Cyril Dégletagne, Doris Abele, , Benjamin Alric, Heike Gruber, Christoph Held
Published: 20 September 2021
Communications Biology, Volume 4, pp 1-10; https://doi.org/10.1038/s42003-021-02593-1

Abstract:
Metazoans normally possess a single lineage of mitochondria inherited from the mother (♀-type mitochondria) while paternal mitochondria are absent or eliminated in fertilized eggs. In doubly uniparental inheritance (DUI), which is specific to the bivalve clade including the ocean quahog, Arctica islandica, ♂-type mitochondria are retained in male gonads and, in a few species, small proportions of ♂-type mitochondria co-exist with ♀-type in somatic tissues. To the best of our knowledge, we report, for the first time in metazoan, the natural occurrence of male and female individuals with exclusively ♂-type mitochondria in somatic tissues of the bivalve A. islandica. Mitochondrial genomes differ by ~5.5% at DNA sequence level. Exclusive presence of ♂-type mitochondria affects mitochondrial complexes partially encoded by mitochondrial genes and leads to a sharp drop in respiratory capacity. Through a combination of whole mitochondrial genome sequencing and molecular assays (gene presence and expression), we demonstrate that 1) 11% of individuals of an Icelandic population appear homoplasmic for ♂-type mitochondria in somatic tissues, 2) ♂-type mitochondrial genes are transcribed and 3) individuals with ♂-type mitochondria in somatic cells lose 30% of their wild-type respiratory capacity. This mitochondrial pattern in A. islandica is a special case of DUI, highlighted in individuals from both sexes with functional consequences at cellular and conceivably whole animal level.
Published: 20 September 2021
Communications Biology, Volume 4, pp 1-2; https://doi.org/10.1038/s42003-021-02654-5

Abstract:
Sahika Inal is an Associate Professor of Bioengineering at KAUST and has been leading the Organic Bioelectronics group since 2016. With a Ph.D. in Experimental Physics from the University of Potsdam (Potsdam, Germany) and a postdoctoral fellowship in the Department of Bioelectronics at the Centre Microelectronique de Provence in France, she is an expert in the characterization of conjugated polymers and biomedical device development. In this Q&A, Dr. Inal tells us about her research interests, excitement of constantly learning in the lab and the expanding biosensor field.
, , Max A. Wilson, Manoj A. Upadhya, Divya R. Dhangar, Charlie Clarke-Bland, Tamara T. Wahid, Sumanta Barman, Norbert Goebels, Jakob Kreye, et al.
Published: 20 September 2021
Communications Biology, Volume 4, pp 1-16; https://doi.org/10.1038/s42003-021-02635-8

Abstract:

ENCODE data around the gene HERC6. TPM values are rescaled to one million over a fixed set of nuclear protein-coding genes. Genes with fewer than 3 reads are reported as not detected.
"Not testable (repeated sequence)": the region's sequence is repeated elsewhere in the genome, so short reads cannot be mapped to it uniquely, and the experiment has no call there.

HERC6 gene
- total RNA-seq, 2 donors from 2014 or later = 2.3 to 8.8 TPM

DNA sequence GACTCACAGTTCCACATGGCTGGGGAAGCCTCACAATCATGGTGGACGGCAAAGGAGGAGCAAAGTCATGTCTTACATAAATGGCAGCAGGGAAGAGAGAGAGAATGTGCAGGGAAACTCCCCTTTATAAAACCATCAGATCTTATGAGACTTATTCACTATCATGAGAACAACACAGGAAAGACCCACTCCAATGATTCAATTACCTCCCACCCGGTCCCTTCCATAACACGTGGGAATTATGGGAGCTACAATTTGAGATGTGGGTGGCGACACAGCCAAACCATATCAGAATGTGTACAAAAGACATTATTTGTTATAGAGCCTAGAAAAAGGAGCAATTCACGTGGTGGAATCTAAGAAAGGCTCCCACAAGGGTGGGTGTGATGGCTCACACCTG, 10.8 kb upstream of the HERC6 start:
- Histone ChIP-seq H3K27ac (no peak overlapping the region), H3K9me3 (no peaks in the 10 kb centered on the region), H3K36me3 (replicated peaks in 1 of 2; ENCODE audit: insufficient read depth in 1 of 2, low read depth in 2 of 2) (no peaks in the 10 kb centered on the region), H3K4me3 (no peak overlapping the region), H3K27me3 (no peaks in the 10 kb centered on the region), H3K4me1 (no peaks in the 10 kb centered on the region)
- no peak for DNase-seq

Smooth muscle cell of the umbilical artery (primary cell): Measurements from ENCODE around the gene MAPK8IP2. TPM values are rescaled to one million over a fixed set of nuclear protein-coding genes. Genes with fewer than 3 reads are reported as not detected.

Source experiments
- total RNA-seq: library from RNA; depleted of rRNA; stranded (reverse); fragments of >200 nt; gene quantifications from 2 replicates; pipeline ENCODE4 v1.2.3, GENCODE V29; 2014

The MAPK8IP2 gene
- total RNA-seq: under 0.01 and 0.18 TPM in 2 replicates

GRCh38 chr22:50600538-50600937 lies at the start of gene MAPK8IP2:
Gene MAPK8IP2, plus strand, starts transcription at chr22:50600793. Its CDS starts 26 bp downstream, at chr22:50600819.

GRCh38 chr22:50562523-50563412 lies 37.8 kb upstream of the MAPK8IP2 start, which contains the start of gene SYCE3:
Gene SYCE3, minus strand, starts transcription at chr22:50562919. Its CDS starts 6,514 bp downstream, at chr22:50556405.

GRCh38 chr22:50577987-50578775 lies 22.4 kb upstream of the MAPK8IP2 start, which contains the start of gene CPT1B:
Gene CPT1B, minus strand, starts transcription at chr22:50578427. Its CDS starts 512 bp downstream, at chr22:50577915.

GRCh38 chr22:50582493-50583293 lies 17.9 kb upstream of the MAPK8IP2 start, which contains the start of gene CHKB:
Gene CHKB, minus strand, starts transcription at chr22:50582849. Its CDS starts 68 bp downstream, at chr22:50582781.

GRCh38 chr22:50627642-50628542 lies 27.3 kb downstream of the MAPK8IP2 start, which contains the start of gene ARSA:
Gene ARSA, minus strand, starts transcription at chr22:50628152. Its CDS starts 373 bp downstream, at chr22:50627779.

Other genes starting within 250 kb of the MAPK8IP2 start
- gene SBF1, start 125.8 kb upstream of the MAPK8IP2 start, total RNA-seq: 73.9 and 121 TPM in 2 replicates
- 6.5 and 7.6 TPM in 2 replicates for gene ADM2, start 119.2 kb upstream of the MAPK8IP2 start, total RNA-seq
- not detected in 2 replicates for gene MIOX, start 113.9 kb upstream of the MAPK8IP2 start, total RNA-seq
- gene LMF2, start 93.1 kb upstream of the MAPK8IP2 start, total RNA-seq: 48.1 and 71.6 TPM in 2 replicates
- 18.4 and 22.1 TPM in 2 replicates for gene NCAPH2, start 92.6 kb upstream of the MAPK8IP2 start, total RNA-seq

Seizures are a prominent feature in N-Methyl-D-Aspartate receptor antibody (NMDAR antibody) encephalitis, a distinct neuro-immunological disorder in which specific human autoantibodies bind and crosslink the surface of NMDAR proteins thereby causing internalization and a state of NMDAR hypofunction. To further understand ictogenesis in this disorder, and to test a potential treatment compound, we developed an NMDAR antibody mediated rat seizure model that displays spontaneous epileptiform activity in vivo and in vitro. Using a combination of electrophysiological and dynamic causal modelling techniques we show that, contrary to expectation, reduction of synaptic excitatory, but not inhibitory, neurotransmission underlies the ictal events through alterations in the dynamical behaviour of microcircuits in brain tissue. Moreover, in vitro application of a neurosteroid, pregnenolone sulphate, that upregulates NMDARs, reduced established ictal activity. This proof-of-concept study highlights the complexity of circuit disturbances that may lead to seizures and the potential use of receptor-specific treatments in antibody-mediated seizures and epilepsy.
, , Ashleigh Kropp, Joshua M. Hardy, Weiwen Dai,
Published: 20 September 2021
Communications Biology, Volume 4, pp 1-13; https://doi.org/10.1038/s42003-021-02631-y

Abstract:
Doublecortin-like kinase 1 (DCLK1) is an understudied bi-functional kinase with a proven role in tumour growth and development. However, the presence of tissue-specific spliced DCLK1 isoforms with distinct biological functions have challenged the development of effective strategies to understand the role of DCLK1 in oncogenesis. Recently, DCLK1-IN-1 was reported as a highly selective DCLK1 inhibitor, a powerful tool to dissect DCLK1 biological functions. Here, we report the crystal structures of DCLK1 kinase domain in complex with DCLK1-IN-1 and its precursors. Combined, our data rationalises the structure-activity relationship that informed the development of DCLK1-IN-1 and provides the basis for the high selectivity of DCLK1-IN-1, with DCLK1-IN-1 inducing a drastic conformational change of the ATP binding site. We demonstrate that DCLK1-IN-1 binds DCLK1 long isoforms but does not prevent DCLK1’s Microtubule-Associated Protein (MAP) function. Together, our work provides an invaluable structural platform to further the design of isoform-specific DCLK1 modulators for therapeutic intervention.
Bobo Wing-Yee Mok, Honglian Liu, Shaofeng Deng, Jiayan Liu, Anna Jinxia Zhang, Siu-Ying Lau, Siwen Liu, Rachel Chun-Yee Tam, Conor J. Cremin, Timothy Ting-Leung Ng, et al.
Published: 20 September 2021
Communications Biology, Volume 4, pp 1-8; https://doi.org/10.1038/s42003-021-02640-x

Abstract:
Emerging variants of SARS-CoV-2 have been shown to rapidly replace original circulating strains in humans soon after they emerged. There is a lack of experimental evidence to explain how these natural occurring variants spread more efficiently than existing strains of SARS-CoV-2 in transmission. We found that the Alpha variant (B.1.1.7) increased competitive fitness over earlier parental D614G lineages in in-vitro and in-vivo systems. Using hamster transmission model, we further demonstrated that the Alpha variant is able to replicate and shed more efficiently in the nasal cavity of hamsters than other variants with low dose and short duration of exposure. The capability to initiate effective infection with low inocula may be one of the key factors leading to the rapid transmission of emerging variants of SARS-CoV-2.